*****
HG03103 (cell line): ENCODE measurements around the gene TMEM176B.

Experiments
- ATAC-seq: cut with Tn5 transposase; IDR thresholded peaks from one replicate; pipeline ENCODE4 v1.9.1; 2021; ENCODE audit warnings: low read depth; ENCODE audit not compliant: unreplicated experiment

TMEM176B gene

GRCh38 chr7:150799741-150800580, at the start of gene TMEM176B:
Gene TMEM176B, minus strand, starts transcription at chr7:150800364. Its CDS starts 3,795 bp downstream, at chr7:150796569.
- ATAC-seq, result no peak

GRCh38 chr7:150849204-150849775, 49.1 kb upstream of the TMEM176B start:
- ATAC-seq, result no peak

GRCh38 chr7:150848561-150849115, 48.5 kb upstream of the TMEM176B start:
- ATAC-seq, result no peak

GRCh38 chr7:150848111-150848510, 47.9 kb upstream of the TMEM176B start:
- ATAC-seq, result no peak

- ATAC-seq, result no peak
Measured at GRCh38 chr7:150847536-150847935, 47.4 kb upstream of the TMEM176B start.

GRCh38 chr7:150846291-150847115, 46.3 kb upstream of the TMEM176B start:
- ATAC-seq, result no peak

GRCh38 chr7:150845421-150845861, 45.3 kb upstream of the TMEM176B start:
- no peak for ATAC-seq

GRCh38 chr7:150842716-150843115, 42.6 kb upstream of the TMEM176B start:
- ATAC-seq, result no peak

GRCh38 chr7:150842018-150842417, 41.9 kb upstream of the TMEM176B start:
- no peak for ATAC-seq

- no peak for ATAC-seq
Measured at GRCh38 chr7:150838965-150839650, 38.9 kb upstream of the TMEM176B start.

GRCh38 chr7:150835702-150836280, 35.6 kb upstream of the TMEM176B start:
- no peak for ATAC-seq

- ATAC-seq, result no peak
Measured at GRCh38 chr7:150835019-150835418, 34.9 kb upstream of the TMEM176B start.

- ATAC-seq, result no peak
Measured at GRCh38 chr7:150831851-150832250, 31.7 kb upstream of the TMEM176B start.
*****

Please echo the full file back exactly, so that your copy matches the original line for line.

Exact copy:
HG03103 (cell line): ENCODE measurements around the gene TMEM176B.

Experiments
- ATAC-seq: cut with Tn5 transposase; IDR thresholded peaks from one replicate; pipeline ENCODE4 v1.9.1; 2021; ENCODE audit warnings: low read depth; ENCODE audit not compliant: unreplicated experiment

TMEM176B gene

GRCh38 chr7:150799741-150800580, at the start of gene TMEM176B:
Gene TMEM176B, minus strand, starts transcription at chr7:150800364. Its CDS starts 3,795 bp downstream, at chr7:150796569.
- ATAC-seq, result no peak

GRCh38 chr7:150849204-150849775, 49.1 kb upstream of the TMEM176B start:
- ATAC-seq, result no peak

GRCh38 chr7:150848561-150849115, 48.5 kb upstream of the TMEM176B start:
- ATAC-seq, result no peak

GRCh38 chr7:150848111-150848510, 47.9 kb upstream of the TMEM176B start:
- ATAC-seq, result no peak

- ATAC-seq, result no peak
Measured at GRCh38 chr7:150847536-150847935, 47.4 kb upstream of the TMEM176B start.

GRCh38 chr7:150846291-150847115, 46.3 kb upstream of the TMEM176B start:
- ATAC-seq, result no peak

GRCh38 chr7:150845421-150845861, 45.3 kb upstream of the TMEM176B start:
- no peak for ATAC-seq

GRCh38 chr7:150842716-150843115, 42.6 kb upstream of the TMEM176B start:
- ATAC-seq, result no peak

GRCh38 chr7:150842018-150842417, 41.9 kb upstream of the TMEM176B start:
- no peak for ATAC-seq

- no peak for ATAC-seq
Measured at GRCh38 chr7:150838965-150839650, 38.9 kb upstream of the TMEM176B start.

GRCh38 chr7:150835702-150836280, 35.6 kb upstream of the TMEM176B start:
- no peak for ATAC-seq

- ATAC-seq, result no peak
Measured at GRCh38 chr7:150835019-150835418, 34.9 kb upstream of the TMEM176B start.

- ATAC-seq, result no peak
Measured at GRCh38 chr7:150831851-150832250, 31.7 kb upstream of the TMEM176B start.